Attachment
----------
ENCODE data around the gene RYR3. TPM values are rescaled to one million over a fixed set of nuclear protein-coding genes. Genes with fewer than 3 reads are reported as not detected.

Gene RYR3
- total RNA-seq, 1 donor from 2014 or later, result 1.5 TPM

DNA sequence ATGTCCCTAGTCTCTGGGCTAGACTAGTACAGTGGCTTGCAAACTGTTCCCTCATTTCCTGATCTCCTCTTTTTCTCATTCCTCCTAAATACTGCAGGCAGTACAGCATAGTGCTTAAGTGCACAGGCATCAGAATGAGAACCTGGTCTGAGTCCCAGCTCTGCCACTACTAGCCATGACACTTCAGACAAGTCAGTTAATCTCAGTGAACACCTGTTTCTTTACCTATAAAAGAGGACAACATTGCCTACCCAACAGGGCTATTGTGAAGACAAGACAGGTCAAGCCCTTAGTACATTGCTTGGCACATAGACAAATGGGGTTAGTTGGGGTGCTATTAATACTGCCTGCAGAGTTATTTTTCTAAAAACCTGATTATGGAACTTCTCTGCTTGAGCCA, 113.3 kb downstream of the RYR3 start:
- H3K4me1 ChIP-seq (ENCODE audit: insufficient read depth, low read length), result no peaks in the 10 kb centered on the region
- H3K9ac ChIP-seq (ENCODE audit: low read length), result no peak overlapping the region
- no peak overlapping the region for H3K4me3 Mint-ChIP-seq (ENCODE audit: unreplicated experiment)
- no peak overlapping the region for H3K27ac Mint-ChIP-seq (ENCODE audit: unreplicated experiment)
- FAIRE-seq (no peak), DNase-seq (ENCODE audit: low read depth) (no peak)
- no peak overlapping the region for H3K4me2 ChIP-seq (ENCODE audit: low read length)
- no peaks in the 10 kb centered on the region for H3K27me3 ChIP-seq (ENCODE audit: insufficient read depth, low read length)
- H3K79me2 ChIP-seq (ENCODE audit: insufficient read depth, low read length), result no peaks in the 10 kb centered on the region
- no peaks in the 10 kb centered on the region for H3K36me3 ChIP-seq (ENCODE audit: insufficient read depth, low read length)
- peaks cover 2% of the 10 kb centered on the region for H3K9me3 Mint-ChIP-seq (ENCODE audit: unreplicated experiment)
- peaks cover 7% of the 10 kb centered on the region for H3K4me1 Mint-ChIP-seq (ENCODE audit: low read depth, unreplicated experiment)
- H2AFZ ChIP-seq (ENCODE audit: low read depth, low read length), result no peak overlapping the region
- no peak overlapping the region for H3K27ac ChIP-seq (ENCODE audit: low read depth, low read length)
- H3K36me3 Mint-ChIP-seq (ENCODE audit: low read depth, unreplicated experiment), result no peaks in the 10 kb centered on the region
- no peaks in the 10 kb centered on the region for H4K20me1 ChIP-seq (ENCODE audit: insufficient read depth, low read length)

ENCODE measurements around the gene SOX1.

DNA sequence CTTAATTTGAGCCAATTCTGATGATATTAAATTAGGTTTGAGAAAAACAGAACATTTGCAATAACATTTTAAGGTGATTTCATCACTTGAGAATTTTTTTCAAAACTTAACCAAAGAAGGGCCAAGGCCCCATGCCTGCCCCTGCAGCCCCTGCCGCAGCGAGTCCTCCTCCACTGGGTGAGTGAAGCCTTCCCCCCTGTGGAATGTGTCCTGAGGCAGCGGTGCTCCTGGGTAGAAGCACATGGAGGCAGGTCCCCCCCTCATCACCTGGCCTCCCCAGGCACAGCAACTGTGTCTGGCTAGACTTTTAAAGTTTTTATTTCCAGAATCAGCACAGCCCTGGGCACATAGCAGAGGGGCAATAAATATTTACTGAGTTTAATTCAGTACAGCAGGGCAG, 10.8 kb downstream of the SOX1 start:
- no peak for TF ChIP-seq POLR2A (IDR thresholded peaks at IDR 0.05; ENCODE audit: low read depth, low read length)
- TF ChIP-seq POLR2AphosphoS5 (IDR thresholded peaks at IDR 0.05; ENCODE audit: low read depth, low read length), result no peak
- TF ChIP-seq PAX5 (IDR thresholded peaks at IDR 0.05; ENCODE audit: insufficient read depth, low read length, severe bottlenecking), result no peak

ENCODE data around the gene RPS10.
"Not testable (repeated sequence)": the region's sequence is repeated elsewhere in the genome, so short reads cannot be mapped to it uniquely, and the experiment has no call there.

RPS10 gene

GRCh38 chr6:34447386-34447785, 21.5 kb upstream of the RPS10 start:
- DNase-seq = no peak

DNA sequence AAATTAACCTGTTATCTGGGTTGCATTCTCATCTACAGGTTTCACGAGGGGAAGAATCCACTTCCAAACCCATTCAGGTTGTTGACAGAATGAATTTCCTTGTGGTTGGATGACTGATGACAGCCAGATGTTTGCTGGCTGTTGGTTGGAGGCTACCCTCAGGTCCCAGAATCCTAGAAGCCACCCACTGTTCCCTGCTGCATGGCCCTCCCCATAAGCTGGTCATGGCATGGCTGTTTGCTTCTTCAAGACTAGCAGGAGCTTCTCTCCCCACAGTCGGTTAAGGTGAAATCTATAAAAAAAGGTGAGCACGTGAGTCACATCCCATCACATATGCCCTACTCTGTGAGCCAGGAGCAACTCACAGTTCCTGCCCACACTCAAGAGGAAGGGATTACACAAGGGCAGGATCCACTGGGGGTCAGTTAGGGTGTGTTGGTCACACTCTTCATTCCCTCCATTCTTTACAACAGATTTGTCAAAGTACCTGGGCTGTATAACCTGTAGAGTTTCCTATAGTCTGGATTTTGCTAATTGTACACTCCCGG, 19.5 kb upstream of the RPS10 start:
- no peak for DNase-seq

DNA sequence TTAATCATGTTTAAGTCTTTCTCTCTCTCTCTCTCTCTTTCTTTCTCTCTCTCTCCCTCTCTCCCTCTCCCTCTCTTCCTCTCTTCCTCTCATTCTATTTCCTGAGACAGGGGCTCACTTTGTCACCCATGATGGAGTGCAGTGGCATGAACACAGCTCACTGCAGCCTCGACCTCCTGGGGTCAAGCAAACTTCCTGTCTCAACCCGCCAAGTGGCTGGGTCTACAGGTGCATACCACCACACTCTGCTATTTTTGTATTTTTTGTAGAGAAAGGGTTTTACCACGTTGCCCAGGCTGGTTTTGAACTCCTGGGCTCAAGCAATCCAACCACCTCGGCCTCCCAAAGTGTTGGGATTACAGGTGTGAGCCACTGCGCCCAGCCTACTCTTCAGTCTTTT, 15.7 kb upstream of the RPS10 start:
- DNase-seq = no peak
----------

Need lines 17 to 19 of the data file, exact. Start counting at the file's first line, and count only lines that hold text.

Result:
- no peak overlapping the region for H3K27ac ChIP-seq (ENCODE audit: low read depth, low read length)
- H3K36me3 Mint-ChIP-seq (ENCODE audit: low read depth, unreplicated experiment), result no peaks in the 10 kb centered on the region
- no peaks in the 10 kb centered on the region for H4K20me1 ChIP-seq (ENCODE audit: insufficient read depth, low read length)